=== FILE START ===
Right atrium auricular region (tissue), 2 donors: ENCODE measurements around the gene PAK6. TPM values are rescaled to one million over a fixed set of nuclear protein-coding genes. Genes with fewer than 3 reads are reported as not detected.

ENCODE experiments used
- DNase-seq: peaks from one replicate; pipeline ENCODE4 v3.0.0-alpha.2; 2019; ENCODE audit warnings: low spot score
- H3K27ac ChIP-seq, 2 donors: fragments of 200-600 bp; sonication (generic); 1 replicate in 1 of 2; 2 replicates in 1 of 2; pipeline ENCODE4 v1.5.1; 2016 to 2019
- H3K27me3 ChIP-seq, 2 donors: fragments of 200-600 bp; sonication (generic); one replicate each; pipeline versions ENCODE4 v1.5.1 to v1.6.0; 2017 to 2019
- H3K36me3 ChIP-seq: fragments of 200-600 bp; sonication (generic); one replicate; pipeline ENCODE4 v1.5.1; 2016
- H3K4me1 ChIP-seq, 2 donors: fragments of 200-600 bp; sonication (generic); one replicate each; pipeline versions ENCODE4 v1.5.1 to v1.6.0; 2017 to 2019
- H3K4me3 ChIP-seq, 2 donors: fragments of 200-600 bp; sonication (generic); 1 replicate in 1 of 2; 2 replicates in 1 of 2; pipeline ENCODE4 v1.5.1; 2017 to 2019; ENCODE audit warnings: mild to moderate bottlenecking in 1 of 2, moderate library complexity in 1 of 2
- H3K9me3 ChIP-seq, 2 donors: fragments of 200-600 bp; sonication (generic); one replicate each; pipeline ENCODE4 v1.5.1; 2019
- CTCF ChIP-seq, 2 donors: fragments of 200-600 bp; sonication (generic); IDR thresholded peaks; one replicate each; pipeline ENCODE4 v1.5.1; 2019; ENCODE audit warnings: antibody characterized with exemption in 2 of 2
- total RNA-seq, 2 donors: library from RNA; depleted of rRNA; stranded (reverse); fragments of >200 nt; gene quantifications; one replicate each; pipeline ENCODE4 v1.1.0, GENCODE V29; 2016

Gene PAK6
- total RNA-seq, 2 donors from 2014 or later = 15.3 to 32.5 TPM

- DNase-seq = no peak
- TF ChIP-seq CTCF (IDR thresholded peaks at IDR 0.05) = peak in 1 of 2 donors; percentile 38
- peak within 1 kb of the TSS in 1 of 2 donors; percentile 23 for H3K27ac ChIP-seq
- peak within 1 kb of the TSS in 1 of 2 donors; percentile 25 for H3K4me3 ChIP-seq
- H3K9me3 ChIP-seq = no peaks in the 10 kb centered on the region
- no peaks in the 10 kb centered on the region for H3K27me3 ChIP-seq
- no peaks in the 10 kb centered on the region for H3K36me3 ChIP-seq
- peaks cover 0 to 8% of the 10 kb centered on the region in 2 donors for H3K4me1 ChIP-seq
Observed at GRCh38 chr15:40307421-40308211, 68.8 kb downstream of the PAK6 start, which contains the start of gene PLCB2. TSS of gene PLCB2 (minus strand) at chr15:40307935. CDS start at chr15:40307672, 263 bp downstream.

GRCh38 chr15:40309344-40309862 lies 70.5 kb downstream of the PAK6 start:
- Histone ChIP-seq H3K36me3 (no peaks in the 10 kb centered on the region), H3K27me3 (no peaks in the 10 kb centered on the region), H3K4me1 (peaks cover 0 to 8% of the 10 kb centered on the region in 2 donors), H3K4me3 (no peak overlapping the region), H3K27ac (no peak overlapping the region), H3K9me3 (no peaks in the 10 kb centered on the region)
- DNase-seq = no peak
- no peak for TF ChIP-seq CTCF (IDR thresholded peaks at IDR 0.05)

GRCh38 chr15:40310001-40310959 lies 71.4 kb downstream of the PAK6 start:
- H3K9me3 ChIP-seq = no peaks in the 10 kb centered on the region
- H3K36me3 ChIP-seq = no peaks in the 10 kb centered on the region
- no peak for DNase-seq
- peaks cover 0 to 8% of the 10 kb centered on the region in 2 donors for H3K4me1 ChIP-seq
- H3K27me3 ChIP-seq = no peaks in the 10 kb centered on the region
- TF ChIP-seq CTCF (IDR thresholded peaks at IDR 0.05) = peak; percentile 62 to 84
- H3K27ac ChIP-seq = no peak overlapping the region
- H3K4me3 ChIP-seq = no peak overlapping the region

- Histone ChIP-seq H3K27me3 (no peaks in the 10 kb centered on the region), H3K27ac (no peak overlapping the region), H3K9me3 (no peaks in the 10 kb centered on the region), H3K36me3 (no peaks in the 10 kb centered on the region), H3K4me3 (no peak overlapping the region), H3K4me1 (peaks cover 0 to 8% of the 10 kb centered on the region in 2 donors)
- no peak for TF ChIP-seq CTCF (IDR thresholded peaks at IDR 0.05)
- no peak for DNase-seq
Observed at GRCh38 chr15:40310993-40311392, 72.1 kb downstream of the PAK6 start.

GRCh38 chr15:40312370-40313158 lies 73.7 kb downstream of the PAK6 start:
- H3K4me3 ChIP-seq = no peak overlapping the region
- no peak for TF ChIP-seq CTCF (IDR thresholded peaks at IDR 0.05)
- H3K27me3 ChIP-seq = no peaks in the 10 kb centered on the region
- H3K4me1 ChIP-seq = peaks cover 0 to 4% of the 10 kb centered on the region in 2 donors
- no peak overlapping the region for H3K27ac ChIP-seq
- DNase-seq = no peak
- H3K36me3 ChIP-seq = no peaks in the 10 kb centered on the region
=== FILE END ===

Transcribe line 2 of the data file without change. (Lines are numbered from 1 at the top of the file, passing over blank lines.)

ENCODE experiments used